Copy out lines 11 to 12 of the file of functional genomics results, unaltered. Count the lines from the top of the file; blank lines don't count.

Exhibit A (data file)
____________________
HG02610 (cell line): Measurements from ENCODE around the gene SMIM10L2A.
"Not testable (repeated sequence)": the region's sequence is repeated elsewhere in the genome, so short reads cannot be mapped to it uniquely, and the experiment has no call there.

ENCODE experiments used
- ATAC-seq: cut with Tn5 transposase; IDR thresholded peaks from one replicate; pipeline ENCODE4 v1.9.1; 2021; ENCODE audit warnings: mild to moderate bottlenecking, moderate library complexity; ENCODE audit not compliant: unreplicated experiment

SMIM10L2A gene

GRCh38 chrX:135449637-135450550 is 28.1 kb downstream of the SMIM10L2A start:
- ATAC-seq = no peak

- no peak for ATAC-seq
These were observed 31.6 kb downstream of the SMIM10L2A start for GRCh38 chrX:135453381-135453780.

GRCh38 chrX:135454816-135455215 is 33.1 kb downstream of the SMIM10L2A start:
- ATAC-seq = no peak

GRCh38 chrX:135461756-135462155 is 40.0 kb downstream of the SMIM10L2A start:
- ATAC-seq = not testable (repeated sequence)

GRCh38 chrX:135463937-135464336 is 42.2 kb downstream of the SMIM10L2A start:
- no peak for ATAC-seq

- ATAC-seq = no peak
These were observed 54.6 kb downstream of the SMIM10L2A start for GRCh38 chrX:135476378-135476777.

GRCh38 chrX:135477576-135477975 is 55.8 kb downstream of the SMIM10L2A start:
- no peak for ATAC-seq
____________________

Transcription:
- ATAC-seq = no peak

GRCh38 chrX:135461756-135462155 is 40.0 kb downstream of the SMIM10L2A start: